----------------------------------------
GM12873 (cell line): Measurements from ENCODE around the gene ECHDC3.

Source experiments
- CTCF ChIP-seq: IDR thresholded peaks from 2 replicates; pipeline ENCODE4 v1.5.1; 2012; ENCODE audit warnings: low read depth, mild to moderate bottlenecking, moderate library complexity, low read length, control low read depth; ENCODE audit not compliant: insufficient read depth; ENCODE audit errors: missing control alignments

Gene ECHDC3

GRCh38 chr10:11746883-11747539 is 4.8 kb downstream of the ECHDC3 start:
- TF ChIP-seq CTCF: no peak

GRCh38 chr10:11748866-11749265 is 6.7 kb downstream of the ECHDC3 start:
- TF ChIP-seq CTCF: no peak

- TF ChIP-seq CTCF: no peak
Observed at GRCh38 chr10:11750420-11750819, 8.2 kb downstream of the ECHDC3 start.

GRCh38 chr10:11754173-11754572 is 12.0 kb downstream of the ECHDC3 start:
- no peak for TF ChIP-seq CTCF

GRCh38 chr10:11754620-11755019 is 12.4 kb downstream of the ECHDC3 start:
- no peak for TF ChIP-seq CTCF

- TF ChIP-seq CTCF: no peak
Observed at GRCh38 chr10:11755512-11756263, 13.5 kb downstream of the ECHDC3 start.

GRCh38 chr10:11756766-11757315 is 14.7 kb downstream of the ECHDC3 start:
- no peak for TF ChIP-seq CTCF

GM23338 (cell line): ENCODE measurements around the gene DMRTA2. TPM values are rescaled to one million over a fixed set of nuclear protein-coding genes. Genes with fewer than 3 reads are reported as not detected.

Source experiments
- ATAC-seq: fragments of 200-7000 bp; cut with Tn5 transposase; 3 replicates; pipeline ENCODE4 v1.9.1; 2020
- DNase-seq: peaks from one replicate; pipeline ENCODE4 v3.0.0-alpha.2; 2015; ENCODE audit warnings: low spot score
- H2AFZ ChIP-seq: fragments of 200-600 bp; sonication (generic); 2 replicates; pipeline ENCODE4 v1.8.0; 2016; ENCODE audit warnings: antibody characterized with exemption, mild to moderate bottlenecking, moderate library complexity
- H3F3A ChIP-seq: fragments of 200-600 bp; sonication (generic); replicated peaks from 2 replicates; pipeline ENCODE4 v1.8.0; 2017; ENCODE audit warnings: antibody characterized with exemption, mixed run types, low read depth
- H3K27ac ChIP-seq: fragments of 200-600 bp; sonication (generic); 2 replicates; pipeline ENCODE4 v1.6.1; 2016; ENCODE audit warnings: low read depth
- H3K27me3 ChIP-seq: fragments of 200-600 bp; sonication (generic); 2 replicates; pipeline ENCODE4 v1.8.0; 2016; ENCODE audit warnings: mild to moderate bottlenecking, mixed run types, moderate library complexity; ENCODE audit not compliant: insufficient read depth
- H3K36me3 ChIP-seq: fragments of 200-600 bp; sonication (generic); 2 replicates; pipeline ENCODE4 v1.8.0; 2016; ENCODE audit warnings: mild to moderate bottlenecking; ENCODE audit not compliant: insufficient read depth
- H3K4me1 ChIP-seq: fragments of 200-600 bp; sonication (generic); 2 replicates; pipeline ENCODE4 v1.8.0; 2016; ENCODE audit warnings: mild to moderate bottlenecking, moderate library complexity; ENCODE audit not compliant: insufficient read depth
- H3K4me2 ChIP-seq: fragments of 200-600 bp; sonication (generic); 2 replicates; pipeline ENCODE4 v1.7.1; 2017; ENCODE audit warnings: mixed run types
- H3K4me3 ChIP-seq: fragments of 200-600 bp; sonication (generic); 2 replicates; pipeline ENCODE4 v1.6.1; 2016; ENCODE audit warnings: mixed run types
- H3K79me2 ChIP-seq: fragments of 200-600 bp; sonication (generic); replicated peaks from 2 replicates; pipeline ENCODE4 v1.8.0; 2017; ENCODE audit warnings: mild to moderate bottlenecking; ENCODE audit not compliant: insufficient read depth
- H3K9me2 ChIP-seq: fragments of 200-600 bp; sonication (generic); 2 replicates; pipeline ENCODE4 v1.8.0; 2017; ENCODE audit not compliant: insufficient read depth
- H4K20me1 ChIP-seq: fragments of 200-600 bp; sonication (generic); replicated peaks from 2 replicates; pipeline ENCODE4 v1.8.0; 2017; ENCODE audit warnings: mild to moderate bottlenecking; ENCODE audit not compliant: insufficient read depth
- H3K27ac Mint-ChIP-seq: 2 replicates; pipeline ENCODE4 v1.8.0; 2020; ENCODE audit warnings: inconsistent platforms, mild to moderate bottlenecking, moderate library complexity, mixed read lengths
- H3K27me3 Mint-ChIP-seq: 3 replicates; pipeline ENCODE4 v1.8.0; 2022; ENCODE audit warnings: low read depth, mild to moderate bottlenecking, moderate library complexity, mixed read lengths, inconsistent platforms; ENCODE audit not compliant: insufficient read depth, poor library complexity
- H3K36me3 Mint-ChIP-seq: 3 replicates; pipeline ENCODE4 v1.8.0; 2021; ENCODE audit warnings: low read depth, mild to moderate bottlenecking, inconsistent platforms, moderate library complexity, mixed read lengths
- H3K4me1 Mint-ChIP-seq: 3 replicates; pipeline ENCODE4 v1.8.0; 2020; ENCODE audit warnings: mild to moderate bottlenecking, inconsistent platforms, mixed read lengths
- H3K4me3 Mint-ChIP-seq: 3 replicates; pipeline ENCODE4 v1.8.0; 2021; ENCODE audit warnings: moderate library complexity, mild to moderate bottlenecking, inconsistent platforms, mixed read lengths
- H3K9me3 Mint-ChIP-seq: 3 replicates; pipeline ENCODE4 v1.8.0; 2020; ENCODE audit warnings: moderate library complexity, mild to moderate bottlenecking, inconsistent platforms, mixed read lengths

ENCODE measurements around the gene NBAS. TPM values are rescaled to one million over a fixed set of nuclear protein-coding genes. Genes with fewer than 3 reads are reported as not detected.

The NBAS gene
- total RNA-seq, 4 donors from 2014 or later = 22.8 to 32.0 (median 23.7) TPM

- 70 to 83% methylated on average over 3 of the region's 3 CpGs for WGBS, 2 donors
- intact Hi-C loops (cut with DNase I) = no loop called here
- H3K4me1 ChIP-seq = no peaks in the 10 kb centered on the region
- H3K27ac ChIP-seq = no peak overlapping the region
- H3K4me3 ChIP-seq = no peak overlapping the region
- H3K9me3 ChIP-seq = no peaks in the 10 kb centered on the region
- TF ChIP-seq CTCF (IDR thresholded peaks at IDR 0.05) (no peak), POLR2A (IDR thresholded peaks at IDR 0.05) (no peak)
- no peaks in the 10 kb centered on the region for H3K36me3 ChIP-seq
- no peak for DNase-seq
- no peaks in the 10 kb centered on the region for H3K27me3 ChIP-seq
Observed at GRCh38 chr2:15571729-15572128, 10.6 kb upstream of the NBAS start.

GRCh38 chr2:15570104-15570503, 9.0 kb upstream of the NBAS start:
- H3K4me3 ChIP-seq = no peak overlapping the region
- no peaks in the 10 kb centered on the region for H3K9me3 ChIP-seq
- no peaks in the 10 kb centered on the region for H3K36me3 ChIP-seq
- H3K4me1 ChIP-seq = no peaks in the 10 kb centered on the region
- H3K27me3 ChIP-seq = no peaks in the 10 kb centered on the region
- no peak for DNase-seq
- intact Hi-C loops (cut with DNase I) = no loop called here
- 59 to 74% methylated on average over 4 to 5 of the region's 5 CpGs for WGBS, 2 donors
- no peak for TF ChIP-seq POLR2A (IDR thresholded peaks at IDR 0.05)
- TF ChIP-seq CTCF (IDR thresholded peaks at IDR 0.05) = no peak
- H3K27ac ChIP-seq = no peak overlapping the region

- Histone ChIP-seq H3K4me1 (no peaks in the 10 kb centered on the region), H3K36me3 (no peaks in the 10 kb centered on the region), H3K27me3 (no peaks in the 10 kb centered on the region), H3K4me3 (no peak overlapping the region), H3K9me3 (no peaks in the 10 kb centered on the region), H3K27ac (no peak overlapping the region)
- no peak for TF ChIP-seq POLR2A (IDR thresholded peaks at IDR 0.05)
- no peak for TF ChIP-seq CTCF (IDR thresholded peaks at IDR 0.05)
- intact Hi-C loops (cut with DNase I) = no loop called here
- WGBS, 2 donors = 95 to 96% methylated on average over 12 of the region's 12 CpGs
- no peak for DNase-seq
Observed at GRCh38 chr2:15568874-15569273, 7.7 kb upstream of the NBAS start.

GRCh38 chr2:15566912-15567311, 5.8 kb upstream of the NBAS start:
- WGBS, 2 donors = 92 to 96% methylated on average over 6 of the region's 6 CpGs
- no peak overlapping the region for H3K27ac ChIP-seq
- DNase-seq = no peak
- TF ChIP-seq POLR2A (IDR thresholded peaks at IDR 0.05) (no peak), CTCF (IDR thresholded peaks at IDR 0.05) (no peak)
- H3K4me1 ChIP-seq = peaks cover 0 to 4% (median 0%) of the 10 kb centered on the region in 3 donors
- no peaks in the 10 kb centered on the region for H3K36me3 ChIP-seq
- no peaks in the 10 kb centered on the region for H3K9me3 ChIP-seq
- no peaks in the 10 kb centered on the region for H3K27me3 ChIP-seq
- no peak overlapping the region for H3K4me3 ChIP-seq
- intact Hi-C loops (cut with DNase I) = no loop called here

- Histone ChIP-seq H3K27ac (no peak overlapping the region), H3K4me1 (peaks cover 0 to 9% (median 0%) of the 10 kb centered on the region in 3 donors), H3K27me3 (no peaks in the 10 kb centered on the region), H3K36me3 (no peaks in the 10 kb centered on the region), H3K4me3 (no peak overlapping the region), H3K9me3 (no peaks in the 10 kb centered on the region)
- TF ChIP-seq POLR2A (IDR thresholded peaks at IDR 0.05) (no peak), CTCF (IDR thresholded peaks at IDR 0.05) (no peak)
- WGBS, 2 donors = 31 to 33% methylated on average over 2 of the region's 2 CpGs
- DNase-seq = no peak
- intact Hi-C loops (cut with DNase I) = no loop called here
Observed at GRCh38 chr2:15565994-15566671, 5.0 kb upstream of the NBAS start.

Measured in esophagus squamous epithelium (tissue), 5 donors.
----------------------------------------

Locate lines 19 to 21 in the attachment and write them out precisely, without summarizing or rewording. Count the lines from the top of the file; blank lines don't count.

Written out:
GM23338 (cell line): ENCODE measurements around the gene DMRTA2. TPM values are rescaled to one million over a fixed set of nuclear protein-coding genes. Genes with fewer than 3 reads are reported as not detected.

Source experiments
- ATAC-seq: fragments of 200-7000 bp; cut with Tn5 transposase; 3 replicates; pipeline ENCODE4 v1.9.1; 2020